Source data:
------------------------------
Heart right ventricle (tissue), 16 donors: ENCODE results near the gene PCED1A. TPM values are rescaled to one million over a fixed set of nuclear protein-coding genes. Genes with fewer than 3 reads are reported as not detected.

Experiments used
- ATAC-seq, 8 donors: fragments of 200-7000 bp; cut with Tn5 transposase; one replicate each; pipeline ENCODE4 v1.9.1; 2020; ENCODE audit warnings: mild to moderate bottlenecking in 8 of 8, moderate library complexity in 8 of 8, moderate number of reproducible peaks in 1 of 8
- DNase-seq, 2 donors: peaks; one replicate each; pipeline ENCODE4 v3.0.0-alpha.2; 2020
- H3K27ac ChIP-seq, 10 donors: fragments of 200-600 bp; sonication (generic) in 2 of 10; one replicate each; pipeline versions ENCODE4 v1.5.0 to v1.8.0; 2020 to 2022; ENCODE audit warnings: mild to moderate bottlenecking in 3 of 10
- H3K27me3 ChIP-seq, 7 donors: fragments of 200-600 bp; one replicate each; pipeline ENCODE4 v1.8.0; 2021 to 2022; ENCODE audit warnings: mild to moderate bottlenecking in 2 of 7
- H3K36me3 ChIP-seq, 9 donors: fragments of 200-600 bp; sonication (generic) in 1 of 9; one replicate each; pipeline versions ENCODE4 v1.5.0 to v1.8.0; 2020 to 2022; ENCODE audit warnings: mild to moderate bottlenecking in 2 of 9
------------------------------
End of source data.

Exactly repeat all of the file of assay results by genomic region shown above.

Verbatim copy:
Heart right ventricle (tissue), 16 donors: ENCODE results near the gene PCED1A. TPM values are rescaled to one million over a fixed set of nuclear protein-coding genes. Genes with fewer than 3 reads are reported as not detected.

Experiments used
- ATAC-seq, 8 donors: fragments of 200-7000 bp; cut with Tn5 transposase; one replicate each; pipeline ENCODE4 v1.9.1; 2020; ENCODE audit warnings: mild to moderate bottlenecking in 8 of 8, moderate library complexity in 8 of 8, moderate number of reproducible peaks in 1 of 8
- DNase-seq, 2 donors: peaks; one replicate each; pipeline ENCODE4 v3.0.0-alpha.2; 2020
- H3K27ac ChIP-seq, 10 donors: fragments of 200-600 bp; sonication (generic) in 2 of 10; one replicate each; pipeline versions ENCODE4 v1.5.0 to v1.8.0; 2020 to 2022; ENCODE audit warnings: mild to moderate bottlenecking in 3 of 10
- H3K27me3 ChIP-seq, 7 donors: fragments of 200-600 bp; one replicate each; pipeline ENCODE4 v1.8.0; 2021 to 2022; ENCODE audit warnings: mild to moderate bottlenecking in 2 of 7
- H3K36me3 ChIP-seq, 9 donors: fragments of 200-600 bp; sonication (generic) in 1 of 9; one replicate each; pipeline versions ENCODE4 v1.5.0 to v1.8.0; 2020 to 2022; ENCODE audit warnings: mild to moderate bottlenecking in 2 of 9